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History's Clock Is Ticking on RGIII

By Cavuto FOXBusiness

Hey, RGIII, take five, maybe 10. Ah, what the heck, maybe the rest of the season!

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Because from no less than The Washington Post, reports Robert Griffin III’s time with the Redskins may be running out. And so is the team’s patience for the man they once heralded as their magic bullet, his career this year all but shot.

Griffin isn’t the first big name to see his fortunes turn, but he is among the first to see those fortunes turn so quickly. Another loss this weekend to the San Francisco 49ers didn’t help. But coming just a week after the Redskins’ tumble to the lowly Tampa Bay Buccaneers, courtesy an even more dismal Griffin performance, in which he was intercepted twice and sacked six times – let’s just say Griffin ain’t exactly wowin’. This latest loss is the Redskins’ third straight since Griffin returned to the starting lineup.

Now it seems a foregone conclusion the team will bench him, likely in favor of backup Colt McCoy, according to the Post, freely quoting coaches apparently not all that afraid to go on record, stating their disappointment.

Separately, The Sporting News is reporting RGIII is losing some special perks as well. Coach Jay Gruden apparently has nixed allowing Griffin’s family to watch training camp practices. That’s always been the case for other players’ spouses and/or girlfriends, but not RGIII -- until now.

Perhaps given the Redskins’ rocky performance, having just fallen to a 3-8 record, Gruden’s been the most critical of all, and much of his comments came before this latest loss to San Francisco.

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“He’s auditioned long enough,” Gruden said of his star quarterback. “Clock’s ticking. He’s got to play. We want Robert to excel, we really do...that takes time. But we don’t have a lot of time.”

And for the man heralded little more than two years ago as the Redskins savior and perhaps professional football’s biggest draw, it’s been a startling return to earth.

RGIII may be feeling lonely right about now, but he’s got a lot of company. Because he’s just the latest to lose luster. And if history is any guide, he won’t be the last.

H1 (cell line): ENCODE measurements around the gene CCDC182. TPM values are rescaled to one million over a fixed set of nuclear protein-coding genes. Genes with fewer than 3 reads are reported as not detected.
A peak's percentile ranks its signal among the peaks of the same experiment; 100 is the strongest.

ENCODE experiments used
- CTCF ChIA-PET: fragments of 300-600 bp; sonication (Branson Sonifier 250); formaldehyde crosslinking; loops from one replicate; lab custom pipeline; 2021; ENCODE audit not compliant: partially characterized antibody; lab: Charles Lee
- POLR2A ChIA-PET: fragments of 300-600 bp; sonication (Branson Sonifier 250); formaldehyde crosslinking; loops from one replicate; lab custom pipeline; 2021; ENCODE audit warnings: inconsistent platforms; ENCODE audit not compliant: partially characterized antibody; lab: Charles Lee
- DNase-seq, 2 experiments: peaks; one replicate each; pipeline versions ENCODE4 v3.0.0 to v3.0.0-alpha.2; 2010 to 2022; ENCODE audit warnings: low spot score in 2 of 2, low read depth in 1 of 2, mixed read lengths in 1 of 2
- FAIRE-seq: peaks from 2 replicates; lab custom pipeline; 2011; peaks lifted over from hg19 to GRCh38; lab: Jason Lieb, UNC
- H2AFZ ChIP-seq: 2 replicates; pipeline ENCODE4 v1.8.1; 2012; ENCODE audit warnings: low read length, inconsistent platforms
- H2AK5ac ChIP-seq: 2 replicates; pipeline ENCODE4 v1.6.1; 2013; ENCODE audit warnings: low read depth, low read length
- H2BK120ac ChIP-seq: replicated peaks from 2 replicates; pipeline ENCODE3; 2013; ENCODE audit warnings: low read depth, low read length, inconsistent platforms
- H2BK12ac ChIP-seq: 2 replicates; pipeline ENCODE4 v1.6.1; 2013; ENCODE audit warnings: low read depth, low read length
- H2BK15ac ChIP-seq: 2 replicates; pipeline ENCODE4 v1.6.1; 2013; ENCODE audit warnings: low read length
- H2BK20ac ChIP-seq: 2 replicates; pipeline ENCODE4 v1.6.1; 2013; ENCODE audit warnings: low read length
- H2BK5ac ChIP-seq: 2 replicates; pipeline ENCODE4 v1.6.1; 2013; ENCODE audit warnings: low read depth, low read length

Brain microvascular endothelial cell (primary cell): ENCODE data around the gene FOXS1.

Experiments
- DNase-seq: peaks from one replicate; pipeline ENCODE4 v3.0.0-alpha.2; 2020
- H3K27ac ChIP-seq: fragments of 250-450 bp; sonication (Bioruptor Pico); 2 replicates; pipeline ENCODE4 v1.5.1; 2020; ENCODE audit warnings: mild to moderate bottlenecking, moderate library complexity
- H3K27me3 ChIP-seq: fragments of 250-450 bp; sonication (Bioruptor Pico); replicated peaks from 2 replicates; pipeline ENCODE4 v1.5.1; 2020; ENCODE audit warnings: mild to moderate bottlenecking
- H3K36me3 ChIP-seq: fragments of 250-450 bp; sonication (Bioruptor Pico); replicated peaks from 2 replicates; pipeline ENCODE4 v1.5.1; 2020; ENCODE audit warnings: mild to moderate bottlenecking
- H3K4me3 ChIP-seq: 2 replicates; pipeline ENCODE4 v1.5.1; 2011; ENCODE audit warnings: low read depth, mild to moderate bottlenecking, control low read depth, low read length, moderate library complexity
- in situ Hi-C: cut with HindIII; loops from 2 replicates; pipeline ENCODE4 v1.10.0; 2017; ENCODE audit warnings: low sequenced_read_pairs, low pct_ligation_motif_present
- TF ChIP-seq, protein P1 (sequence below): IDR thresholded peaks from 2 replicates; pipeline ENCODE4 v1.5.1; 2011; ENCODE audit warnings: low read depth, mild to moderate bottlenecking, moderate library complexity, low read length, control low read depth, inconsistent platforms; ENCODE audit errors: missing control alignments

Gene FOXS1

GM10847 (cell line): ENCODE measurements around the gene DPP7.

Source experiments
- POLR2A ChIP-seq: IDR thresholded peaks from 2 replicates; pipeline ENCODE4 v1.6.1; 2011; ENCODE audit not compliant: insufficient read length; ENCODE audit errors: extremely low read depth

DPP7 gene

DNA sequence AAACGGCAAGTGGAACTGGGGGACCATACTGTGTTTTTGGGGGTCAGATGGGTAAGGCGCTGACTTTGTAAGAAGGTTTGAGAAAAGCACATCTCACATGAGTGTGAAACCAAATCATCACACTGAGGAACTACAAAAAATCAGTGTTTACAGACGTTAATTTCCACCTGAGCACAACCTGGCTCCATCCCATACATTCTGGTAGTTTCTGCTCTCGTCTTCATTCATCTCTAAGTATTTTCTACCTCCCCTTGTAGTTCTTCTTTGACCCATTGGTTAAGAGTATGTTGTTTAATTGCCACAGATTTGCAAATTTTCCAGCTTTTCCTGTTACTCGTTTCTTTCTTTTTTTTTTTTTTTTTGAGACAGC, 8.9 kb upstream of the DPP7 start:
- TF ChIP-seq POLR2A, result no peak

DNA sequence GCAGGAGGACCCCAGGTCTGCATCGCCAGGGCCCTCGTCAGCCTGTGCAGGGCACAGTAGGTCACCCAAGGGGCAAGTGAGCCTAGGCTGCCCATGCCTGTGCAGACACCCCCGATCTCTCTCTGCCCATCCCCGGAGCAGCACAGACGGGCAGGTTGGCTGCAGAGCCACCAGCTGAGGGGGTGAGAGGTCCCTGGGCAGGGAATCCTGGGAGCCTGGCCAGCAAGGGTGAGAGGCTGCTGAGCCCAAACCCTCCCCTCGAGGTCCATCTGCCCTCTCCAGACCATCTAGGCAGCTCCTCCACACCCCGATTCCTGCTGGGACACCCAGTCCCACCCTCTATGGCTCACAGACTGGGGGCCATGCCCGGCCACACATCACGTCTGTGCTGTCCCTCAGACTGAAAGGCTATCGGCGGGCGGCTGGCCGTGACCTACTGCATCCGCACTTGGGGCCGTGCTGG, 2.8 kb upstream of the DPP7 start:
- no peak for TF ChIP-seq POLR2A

Remember when another sports icon named Alex Rodriguez was chasing Hank Aaron’s homerun record -- and worth every penny he was getting. Then the steroid charges started coming, and the bad headlines started following. And suddenly A-Rod wasn’t such a hit with the fans, as much as he was constantly hit in the press.

Politicians know the feeling as well. Remember when no one could stop Hillary Clinton back in 2008, until a guy named Barack Obama did? Back then, it was a case of a new sensation being bested by a still newer sensation – a brand replacement that occurred mid-stream, mid-primaries, leaving the then frontrunner to try for another day. We shall see.

Just like Facebook’s Mark Zuckerberg looked like a modern day Thomas Edison right before his company’s Wall Street debut, only to be universally blasted after that infamous stumble out the gate – then reassessed yet again (after he somehow managed to stabilize what appeared like a sinking ship some months later).

They say fame follows success, or is it success follows fame? Sometimes it’s hard to remember. Because Sheryl Sandberg gets it at Facebook, no matter what she’s doing. Just like Mary Barra at GM gets it, for now, no matter how many vehicles she’s recalling.

It’s why Chris Christie still engenders a great deal of media popularity, despite a so-so record in his state of New Jersey, but proven seismic political game-changers such as Wisconsin Republican Congressman and former vice presidential candidate Paul Ryan, get a fraction of the attention.

What changes the perception is when someone breaks expectations – for either good or bad. Jimmy Carter did that back in 1976, when the then relatively obscure former Georgia governor emerged out of nowhere as a victor in the then little noticed-Iowa caucuses.

Bill Clinton did much the same when he overcame a dubious gaggle of Democratic presidential wannabe’s out to challenge a seemingly invincible incumbent President George H.W. Bush in 1992. It was when he started turning the tide and started looking like he just might pull it off, that much of the media created its own Clinton bandwagon, and shamelessly piled on.

But fame, like obscurity, can be fleeting. Few thought baseball would ever be the same after some of its biggest stars were dragged down in doping scandals. But the game survived, as did a bevy of new and rising stars.

Whole parties know this trend-setting fickleness as well. Republicans given up for dead after losing a 2012 presidential election that the pundits insisted was theirs for the taking, re-emerged as having learned their lessons two years later in a famous mid-term shellacking.

How long notoriety lasts often depends on the success of the players involved, and the surprises that are invariably involved as well. Because just like they said Hillary Clinton couldn’t lose in 2008, she did. And just like after Democrats couldn’t come back from their 2010 mid-term drubbing, “they” did.

It’s like the sport reporters who famously said no human being on earth could ever beat George Foreman for heavyweight boxing champion of the world. Until a 10-1 aging underdog Muhammad Ali … did. That’s the same Muhammad Ali who himself was bested by another “nobody” dismissed by the press, by the name of Michael Spinks.

Silly thing, history, it keeps making a mockery of sure bets, and fools of those who never seem to fathom fame…really is fleeting.

Don’t believe me; believe RGIII.

 

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